Small children aren’t immune to big emotions. Events that can seem trivial to adults can give way to strong feelings, like disappointment at a broken toy or anger when a friend doesn’t want to share. While there are many techniques for training a child to manage their feelings, identifying emotions is actually the first step in self-regulation. It allows the child to recognize when they feel a certain way and why. This self-awareness and emotional regulation can help children manage their behavior and make better decisions.
In addition, when children can identify and label the emotions of others, they are better able to empathize with them and respond in a supportive and caring manner. This can lead to stronger friendships and more harmonious interactions. In turn, more positive interactions lead to higher self-esteem and a positive outlook on life.
How to Practice Identifying Emotions
Just like any other skill, identifying emotions takes practice. Take the time to explicitly teach your child emotional intelligence skills through books and activities and use real-life opportunities to reinforce those skills.
- Use emotion cards and picture books - These resources will help your child see the signs of big feelings, such as facial expressions, body language, and words. When using picture cards say things like, “What kind of a face is he making? What are things that cause that face? What do people who are feeling like this do?” If reading a picture book where a character is exhibiting a strong emotion, point it out and ask, “How do you think this character is feeling? Why? Have you ever felt that way?” Storypod also has Emotional Learning Monsters that can help!
- Use role playing and modeling - Children love to play pretend. Play with them and act out different scenarios using emotions such as angry, sad, excited, nervous, and bored. You can also use toys to create scenes, as well. Brainstorm ways to deal with those emotions. Practicing self-regulating methods ahead of time will make it easier for your child to use them in the future. Refer to these moments later when your child has a big feeling.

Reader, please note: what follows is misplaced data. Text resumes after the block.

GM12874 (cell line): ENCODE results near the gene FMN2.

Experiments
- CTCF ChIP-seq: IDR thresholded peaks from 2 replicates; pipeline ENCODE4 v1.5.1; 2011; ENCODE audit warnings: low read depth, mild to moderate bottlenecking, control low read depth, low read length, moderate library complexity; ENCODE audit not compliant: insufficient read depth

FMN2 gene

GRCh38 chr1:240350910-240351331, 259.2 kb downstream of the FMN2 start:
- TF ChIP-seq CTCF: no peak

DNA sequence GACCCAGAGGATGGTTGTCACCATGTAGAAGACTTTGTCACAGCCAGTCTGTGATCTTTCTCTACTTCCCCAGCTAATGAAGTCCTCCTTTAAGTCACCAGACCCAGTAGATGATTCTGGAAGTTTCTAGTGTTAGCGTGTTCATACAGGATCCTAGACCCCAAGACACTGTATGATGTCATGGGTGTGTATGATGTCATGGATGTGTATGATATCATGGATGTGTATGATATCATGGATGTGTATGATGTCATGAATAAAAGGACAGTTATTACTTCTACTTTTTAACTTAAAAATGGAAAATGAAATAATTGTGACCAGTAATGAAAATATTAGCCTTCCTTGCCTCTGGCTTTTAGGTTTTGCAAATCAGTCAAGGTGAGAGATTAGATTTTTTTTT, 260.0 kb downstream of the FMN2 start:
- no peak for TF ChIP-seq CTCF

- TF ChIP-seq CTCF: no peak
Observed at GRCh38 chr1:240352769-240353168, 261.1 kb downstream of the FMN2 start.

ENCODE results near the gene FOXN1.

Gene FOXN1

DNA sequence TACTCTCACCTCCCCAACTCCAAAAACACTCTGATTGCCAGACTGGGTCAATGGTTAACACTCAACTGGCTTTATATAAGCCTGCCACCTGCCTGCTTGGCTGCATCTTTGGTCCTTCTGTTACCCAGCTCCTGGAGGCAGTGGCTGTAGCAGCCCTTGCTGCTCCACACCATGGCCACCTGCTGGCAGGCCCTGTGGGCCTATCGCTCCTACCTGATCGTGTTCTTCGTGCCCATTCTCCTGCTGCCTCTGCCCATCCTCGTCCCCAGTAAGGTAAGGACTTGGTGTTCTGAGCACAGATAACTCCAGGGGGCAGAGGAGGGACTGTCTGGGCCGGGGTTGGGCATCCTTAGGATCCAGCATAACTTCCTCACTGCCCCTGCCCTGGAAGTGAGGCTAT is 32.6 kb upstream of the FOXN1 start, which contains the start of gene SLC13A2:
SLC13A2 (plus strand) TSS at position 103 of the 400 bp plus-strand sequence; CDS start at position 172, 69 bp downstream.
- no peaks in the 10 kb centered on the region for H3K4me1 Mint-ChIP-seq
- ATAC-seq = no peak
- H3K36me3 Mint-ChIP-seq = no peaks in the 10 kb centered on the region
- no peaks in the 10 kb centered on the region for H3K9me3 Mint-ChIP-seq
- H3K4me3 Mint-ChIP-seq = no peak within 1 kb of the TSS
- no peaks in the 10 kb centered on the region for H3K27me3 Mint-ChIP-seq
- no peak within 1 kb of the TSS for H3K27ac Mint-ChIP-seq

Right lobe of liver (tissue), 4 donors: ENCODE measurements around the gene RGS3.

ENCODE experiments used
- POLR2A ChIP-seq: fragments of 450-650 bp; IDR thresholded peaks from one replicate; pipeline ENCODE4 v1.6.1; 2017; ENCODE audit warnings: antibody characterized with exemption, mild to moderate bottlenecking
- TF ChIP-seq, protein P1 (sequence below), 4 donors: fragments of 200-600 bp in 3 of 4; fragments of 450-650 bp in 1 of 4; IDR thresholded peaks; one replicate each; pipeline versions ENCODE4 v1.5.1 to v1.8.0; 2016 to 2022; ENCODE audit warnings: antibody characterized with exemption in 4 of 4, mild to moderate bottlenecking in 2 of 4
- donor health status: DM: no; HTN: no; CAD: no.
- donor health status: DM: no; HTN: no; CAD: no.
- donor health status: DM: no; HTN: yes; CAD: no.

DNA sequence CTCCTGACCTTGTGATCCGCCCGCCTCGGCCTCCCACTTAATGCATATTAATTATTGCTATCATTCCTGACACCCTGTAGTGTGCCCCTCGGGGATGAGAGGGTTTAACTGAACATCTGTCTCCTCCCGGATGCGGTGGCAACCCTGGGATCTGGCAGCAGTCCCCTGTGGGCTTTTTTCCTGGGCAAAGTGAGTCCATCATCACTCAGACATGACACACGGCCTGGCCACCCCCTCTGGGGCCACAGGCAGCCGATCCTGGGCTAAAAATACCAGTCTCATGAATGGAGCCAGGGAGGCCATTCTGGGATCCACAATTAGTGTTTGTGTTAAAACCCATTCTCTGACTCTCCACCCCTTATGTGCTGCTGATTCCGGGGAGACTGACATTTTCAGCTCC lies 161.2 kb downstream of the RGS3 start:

- Connect with them through storytelling - When your child is having an uncomfortable emotion, show them that you understand how they’re feeling by sharing a simple story in which you’ve felt the same way. Say something like, “Losing a toy can be really sad. I remember when I was your age I lost my favorite teddy bear. I cried and stomped my feet just like you. This is what I did to feel better later…”
- Point out the emotions in others - There’s no way to avoid big emotions in life. When appropriate, point out big feelings in others and explain how they are feeling. This could be another child having a melt-down at a playground or a relative needing space in the house. Be sure to point out the emotion with empathy and don’t use shame. Use phrases like, “They must not feel so good,” or, “I’ve felt like that before, have you?” Explain that it’s a natural part of life and, most importantly, that these feelings come and go.
- Be sure to let them know that there are no “bad” emotions - As mentioned earlier, emotions are all part of life and nothing to be ashamed of. It’s the way that we deal with our emotions that’s important. Categorize these feelings into “comfortable” and “uncomfortable” emotions. Comfortable emotions include happiness, peace, and engagement. Uncomfortable emotions include sadness, anger, boredom, and over-excitement. Acknowledge that although an emotion can feel uncomfortable, it’s leading you to a direction that you should go in. For example, over-excitement is an uncomfortable feeling that points out that you should take a break.